August 10, 2023
Your Genes Could Be Protecting You from COVID
If you’ve managed to escape COVID’s clutches so far, your genes might be the reason. A recent study conducted at the University of California, San Francisco reveals that people with a particular genetic variation of a protein called human leukocyte antigen (HLA) may have a higher chance of never developing COVID symptoms, even if they get infected with the virus.
What is HLA?
HLA functions as a security guard on the surface of your cells, always on the lookout for trouble. When a virus tries to invade your cells, HLA steps up to the plate and tells your immune system to take action.
But here’s the fascinating part: HLAs are not identical for everyone. They are unique and distinct due to tiny differences on the genetic level.
How was this discovered?
The researchers behind this study, led by Professor Jill Hollenbach from the University of California, San Francisco, looked at data from a national bone marrow donor database. They examined the genetic sequences of HLAs in almost 1,500 people who had tested positive for COVID.
Around 136 individuals who were infected with COVID never showed any symptoms. It turns out that 20% of these asymptomatic individuals had at least one copy of a specific variant called HLA-B*15:01. On the other hand, only 9% of those who had symptoms had this variant.
The genetic code that tells your cells how to build HLAs can have slight changes, leading to different variants. You get two copies of the HLA gene, one from each parent. In fact, the study stated, “Individuals carrying two copies of HLA-B*15:01 are more than eight times more likely to remain asymptomatic than individuals carrying other genotypes.” So, if you have two copies of HLA-B*15:01, you’re more than eight times likelier to test positive for COVID but remain symptom-free.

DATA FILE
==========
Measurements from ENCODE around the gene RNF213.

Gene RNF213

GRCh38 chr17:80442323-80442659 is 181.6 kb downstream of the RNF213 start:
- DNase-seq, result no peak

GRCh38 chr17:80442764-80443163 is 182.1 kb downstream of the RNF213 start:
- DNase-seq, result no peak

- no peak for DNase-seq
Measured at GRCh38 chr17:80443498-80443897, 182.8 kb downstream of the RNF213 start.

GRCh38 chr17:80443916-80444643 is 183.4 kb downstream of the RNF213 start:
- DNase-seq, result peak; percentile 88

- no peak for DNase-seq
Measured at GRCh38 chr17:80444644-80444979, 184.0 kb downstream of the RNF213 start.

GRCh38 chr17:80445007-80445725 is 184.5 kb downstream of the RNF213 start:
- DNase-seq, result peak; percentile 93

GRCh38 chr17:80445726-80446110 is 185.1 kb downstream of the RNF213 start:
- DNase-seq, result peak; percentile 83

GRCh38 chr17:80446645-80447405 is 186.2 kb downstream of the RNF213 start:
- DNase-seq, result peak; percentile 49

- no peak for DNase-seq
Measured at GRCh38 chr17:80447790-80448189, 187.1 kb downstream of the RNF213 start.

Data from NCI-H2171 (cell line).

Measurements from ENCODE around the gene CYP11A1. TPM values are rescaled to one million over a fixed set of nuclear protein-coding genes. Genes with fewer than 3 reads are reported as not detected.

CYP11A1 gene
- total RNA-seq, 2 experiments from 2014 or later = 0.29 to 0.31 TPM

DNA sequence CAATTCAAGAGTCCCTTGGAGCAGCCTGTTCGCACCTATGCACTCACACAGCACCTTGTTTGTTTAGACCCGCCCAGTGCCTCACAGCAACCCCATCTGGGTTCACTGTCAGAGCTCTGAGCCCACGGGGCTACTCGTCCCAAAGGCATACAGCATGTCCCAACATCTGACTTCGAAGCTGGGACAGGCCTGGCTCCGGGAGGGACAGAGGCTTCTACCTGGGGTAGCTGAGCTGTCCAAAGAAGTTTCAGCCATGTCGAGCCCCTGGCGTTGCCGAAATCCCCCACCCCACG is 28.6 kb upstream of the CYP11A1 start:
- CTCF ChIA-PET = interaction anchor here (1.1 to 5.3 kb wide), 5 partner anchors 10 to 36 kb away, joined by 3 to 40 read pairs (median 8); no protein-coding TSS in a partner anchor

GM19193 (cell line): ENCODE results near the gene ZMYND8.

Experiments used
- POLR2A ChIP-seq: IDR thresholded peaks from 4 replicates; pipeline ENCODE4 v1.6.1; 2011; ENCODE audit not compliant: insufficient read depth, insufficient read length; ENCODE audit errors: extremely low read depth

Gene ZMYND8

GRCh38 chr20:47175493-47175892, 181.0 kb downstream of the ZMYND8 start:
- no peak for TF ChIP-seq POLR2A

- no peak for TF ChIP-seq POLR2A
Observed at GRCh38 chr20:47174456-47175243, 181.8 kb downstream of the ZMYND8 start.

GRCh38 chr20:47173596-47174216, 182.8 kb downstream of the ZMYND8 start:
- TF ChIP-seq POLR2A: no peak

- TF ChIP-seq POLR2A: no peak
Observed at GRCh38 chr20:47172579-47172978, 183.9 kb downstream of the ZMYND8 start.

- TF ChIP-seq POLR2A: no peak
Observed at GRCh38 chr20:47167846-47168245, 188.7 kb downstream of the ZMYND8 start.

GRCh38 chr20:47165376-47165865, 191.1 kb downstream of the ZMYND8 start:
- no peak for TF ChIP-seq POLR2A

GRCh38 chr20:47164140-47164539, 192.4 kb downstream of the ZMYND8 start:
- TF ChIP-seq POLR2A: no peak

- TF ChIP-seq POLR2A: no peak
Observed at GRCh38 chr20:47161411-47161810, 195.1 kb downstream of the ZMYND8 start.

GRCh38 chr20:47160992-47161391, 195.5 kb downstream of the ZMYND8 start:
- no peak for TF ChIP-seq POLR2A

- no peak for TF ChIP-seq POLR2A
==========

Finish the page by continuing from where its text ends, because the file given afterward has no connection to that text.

Was the study representative?
The study focused mainly on people who identify as white, as there was more data available for this group. However, the researchers believe that this gene variant might also have the same effect on Black individuals stating in the study published in Nature magazine that, “we find that our results for HLA-B*15:01 appear to trend similarly in Black individuals, although this result is less clear in Asian and Hispanic individuals.” As stated in the study, the gene’s effects on Asian, Hispanic, and American Indian/Alaska Native populations aren’t entirely clear yet.
This study took place before vaccinates were available and therefore had limitations, including the lack of diverse representation, but it does illuminate how genes play a role in our vulnerability to viruses. Vaccination is still our most proven form of defense. So, whether your genes offer you some protection or not, getting vaccinated remains crucial to safeguarding yourself and those around you.
Always asymptomatic? If you never get sick from Covid, it could be in your genes (nbcnews.com)
A common allele of HLA is associated with asymptomatic SARS-CoV-2 infection | Nature